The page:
Overdose of fertilisers, pesticides kills paddy
Already hit by high temperature and a weak monsoon, paddy crops are now wilting due to an overdose of fertilisers and pesticides. Farmers desperate to reap a harvest amid unfavourable weather conditions resorted to the excess use of these chemicals, which are now taking their toll on the crops.chandigarh Updated: Aug 12, 2012 01:35 IST
Already hit by high temperature and a weak monsoon, paddy crops are now wilting due to an overdose of fertilisers and pesticides. Farmers desperate to reap a harvest amid unfavourable weather conditions resorted to the excess use of these chemicals, which are now taking their toll on the crops.
While on an average, farmers use three to four bags of sulpur and urea fertilisers per acre in their paddy field, this time they used eight such bags, including those of some strong pesticides, due to which the crops got damaged.
The problem has been aggravated by lack of water. “Though supply of canal water has started, this is not sufficient to water a hundred acres of paddy fields,” sarpanch of Dhalleke village, Harbans Singh Johal, said. “The groundwater of the block moga-1 and moga-2 (water channels) is harmful for humans and crop yields. Farmers have no option but to rely on fertilisers.”
Davinder Singh Ghali, district president of Kirti Kisan Union (KKU), alleged that the power board provided electricity only for four to five hours per day, which was not enough to irrigate the fields. “We had apprised the state government of power shortage, but it did not bother,” he said. “Also, some pesticides dealers are misguiding the illiterate farmers by selling them sub-standard fertilisers and other material. Consequently, paddy crop has been damaged.”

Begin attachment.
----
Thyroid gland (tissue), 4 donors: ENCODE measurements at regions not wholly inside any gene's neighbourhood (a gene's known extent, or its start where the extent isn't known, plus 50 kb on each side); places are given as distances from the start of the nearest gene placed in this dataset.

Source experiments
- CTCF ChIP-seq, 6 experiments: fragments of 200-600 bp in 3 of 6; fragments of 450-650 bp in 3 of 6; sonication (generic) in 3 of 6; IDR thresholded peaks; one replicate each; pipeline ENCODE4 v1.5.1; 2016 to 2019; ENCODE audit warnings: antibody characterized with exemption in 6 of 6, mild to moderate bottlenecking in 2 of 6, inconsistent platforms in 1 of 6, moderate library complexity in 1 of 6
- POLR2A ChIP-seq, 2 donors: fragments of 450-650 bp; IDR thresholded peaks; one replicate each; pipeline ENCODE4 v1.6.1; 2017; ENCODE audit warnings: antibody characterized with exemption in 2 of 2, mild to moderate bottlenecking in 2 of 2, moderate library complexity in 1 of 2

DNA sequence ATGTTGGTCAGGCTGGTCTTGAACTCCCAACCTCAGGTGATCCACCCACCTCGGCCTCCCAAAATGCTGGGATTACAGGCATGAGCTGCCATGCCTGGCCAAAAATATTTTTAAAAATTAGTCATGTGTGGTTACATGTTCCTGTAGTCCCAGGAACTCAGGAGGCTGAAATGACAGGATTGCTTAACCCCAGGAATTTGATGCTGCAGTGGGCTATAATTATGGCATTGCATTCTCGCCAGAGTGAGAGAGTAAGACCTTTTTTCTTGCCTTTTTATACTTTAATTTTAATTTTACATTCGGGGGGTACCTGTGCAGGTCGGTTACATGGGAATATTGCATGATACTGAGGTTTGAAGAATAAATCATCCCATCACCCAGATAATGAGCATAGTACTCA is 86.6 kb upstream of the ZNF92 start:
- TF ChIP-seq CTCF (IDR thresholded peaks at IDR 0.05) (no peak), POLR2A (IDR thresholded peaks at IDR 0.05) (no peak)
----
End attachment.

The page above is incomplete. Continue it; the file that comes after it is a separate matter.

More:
Although the agriculture department organised block-level training camps in the last four months in this district, most farmers were not aware and hence, were deprived of knowledge about the latest methods of agriculture. Jaswinder Singh Brar, a state award winner and agriculture development officer, made it clear during a camp for farmers in Raunta village on Saturday that dealers misleading farmers would not be spared.
Gurpiar Singh Brar, a progressive farmer in Rode village, said farmers of surrounding villages used an overdose of chemicals in their fields on the advice of pesticide dealers. “This time the monsoon has been disappointing,” he said. “However, farmers were not also not getting eight-hour power supply as promised by the Shiromani Akali Dal and Bharatiya Janta Party government.”
Chief agriculture officer Harpreet Singh said officials of the department visited various villages of the district every day to make farmers aware of methods they should adopt.